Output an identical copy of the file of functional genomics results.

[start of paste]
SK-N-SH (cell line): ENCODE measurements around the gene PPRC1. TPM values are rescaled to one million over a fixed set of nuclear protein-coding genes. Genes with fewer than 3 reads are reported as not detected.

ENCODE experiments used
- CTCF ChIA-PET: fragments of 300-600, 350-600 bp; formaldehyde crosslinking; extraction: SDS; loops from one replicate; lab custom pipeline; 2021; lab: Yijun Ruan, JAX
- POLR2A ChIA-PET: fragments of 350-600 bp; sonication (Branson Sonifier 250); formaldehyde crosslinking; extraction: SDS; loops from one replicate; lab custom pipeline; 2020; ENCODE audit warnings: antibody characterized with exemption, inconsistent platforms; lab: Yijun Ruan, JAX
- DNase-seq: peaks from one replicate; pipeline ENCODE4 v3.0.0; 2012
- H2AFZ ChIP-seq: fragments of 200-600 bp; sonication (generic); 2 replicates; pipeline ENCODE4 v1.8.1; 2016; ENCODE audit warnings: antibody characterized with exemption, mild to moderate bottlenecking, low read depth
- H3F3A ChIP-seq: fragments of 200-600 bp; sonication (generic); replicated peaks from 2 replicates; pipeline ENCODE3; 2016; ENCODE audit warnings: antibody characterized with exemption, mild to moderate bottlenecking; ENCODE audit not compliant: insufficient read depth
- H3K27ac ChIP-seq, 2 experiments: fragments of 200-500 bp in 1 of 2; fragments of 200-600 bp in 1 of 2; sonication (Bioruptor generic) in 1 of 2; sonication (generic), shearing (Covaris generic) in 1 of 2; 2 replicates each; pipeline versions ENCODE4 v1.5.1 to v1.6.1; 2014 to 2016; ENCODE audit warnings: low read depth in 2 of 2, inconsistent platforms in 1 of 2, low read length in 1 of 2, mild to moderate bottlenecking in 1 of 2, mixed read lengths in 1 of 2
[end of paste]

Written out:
SK-N-SH (cell line): ENCODE measurements around the gene PPRC1. TPM values are rescaled to one million over a fixed set of nuclear protein-coding genes. Genes with fewer than 3 reads are reported as not detected.

ENCODE experiments used
- CTCF ChIA-PET: fragments of 300-600, 350-600 bp; formaldehyde crosslinking; extraction: SDS; loops from one replicate; lab custom pipeline; 2021; lab: Yijun Ruan, JAX
- POLR2A ChIA-PET: fragments of 350-600 bp; sonication (Branson Sonifier 250); formaldehyde crosslinking; extraction: SDS; loops from one replicate; lab custom pipeline; 2020; ENCODE audit warnings: antibody characterized with exemption, inconsistent platforms; lab: Yijun Ruan, JAX
- DNase-seq: peaks from one replicate; pipeline ENCODE4 v3.0.0; 2012
- H2AFZ ChIP-seq: fragments of 200-600 bp; sonication (generic); 2 replicates; pipeline ENCODE4 v1.8.1; 2016; ENCODE audit warnings: antibody characterized with exemption, mild to moderate bottlenecking, low read depth
- H3F3A ChIP-seq: fragments of 200-600 bp; sonication (generic); replicated peaks from 2 replicates; pipeline ENCODE3; 2016; ENCODE audit warnings: antibody characterized with exemption, mild to moderate bottlenecking; ENCODE audit not compliant: insufficient read depth
- H3K27ac ChIP-seq, 2 experiments: fragments of 200-500 bp in 1 of 2; fragments of 200-600 bp in 1 of 2; sonication (Bioruptor generic) in 1 of 2; sonication (generic), shearing (Covaris generic) in 1 of 2; 2 replicates each; pipeline versions ENCODE4 v1.5.1 to v1.6.1; 2014 to 2016; ENCODE audit warnings: low read depth in 2 of 2, inconsistent platforms in 1 of 2, low read length in 1 of 2, mild to moderate bottlenecking in 1 of 2, mixed read lengths in 1 of 2